Things to Write About Yourself: 100 Writing Prompts for Self-Discovery

Writing is a great tool for personal growth, but it can be challenging to think of things to write about yourself. That’s why I put together this list of creative writing prompts for adults or teens. These may be used as memoir writing prompts if you’re interested in telling the story of your life, or the could be idea starters for blog posts or journal prompts for self discovery.

You may not be able to relate to all of them, but I tried to make them pretty general! These creative writing exercises can also help you develop the characters in your short story, novel, or screenplay — just imagine your character answering them instead of you.

If you like these prompts for writing about yourself, you might want to pin or bookmark them for future reference. Take a look!


THINGS TO WRITE ABOUT YOURSELF | 100 writing prompts for self discovery | | open journal, cup of cafe au lait


  1. Describe one of your earliest childhood memories.
  2. Write about what you see as one of your best qualities.
  3. Do you have the same religious beliefs that you had as a child? If so, why? If not, how and why did they change?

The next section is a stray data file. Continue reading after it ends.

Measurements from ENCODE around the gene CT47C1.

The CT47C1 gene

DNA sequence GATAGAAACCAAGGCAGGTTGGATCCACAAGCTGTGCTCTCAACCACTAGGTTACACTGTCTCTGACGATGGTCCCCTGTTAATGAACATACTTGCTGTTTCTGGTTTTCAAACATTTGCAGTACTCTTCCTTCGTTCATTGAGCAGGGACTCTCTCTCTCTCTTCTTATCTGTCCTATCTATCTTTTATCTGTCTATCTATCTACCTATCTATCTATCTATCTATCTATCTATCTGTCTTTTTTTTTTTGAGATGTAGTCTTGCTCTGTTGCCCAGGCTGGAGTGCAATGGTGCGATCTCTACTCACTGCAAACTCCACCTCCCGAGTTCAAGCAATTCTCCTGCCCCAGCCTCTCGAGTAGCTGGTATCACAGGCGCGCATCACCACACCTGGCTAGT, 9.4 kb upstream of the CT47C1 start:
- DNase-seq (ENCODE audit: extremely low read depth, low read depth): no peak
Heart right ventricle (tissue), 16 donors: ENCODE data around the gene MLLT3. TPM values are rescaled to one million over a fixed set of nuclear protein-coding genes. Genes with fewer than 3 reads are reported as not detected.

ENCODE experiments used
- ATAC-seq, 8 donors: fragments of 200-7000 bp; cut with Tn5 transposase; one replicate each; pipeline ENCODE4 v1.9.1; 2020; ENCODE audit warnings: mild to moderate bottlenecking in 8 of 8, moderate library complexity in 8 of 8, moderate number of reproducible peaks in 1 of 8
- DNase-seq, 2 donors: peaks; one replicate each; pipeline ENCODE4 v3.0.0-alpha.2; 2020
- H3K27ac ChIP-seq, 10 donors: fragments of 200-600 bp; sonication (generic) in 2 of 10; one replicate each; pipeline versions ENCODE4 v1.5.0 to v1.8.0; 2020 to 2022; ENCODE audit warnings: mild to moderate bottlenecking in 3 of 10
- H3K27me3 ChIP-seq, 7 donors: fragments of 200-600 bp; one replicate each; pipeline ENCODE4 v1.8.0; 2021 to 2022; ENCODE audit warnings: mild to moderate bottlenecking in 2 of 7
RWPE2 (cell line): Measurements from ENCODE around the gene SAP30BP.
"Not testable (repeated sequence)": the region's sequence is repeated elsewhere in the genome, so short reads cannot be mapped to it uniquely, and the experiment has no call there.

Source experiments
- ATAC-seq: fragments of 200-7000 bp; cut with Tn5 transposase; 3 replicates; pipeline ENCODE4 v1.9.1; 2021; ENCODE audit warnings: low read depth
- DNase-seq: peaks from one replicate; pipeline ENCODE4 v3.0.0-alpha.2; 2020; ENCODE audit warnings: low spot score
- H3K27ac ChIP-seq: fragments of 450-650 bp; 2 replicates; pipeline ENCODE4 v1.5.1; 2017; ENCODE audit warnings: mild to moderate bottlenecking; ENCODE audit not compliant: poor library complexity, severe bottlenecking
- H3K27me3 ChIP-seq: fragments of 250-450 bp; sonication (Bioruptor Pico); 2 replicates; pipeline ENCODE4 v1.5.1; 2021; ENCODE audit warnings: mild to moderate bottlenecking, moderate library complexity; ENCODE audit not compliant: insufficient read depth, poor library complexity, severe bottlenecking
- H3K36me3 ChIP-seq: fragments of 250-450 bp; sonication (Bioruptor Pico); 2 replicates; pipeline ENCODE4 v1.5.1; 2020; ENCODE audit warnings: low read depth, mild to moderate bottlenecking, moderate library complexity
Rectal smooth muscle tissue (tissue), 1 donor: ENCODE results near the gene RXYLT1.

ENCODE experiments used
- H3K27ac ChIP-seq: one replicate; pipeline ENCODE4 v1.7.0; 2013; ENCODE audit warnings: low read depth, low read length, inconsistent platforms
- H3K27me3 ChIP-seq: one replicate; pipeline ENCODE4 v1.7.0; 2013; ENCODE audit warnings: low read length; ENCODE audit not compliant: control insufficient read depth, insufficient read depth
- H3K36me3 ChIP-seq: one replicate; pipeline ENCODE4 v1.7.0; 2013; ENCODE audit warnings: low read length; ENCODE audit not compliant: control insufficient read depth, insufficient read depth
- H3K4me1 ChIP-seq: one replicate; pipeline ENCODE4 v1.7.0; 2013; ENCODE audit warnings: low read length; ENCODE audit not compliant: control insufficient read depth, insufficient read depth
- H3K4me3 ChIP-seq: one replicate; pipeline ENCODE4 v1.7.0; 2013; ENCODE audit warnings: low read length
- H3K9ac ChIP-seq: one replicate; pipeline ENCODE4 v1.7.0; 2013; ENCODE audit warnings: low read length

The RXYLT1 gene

4. Write about the benefits of being an only child—or the advantages of having siblings.
  5. Write about how a person can tell if they’re really in love. If you don’t know, write about how you don’t know.
  6. Are you shy about your body, such as when you change clothes in a locker room? Or are you comfortable with it? Why?
  7. Describe your favorite spot in your home, and why you like it.

  8. Write about one of the most admirable classmates or coworkers you’ve ever had.
  9. Write about one of the worst classmates or coworkers you’ve ever had.
  10. Tell your story about the time you succeeded at something because you just. Didn’t. Give. Up.
  11. Write about how you’re a typical resident of your city or town… or about how you’re different from most people there.
  12. Write about how you fit the stereotype of people from your country… or about how you don’t fit it at all.
  13. Describe your favorite toy or game when you were five years old.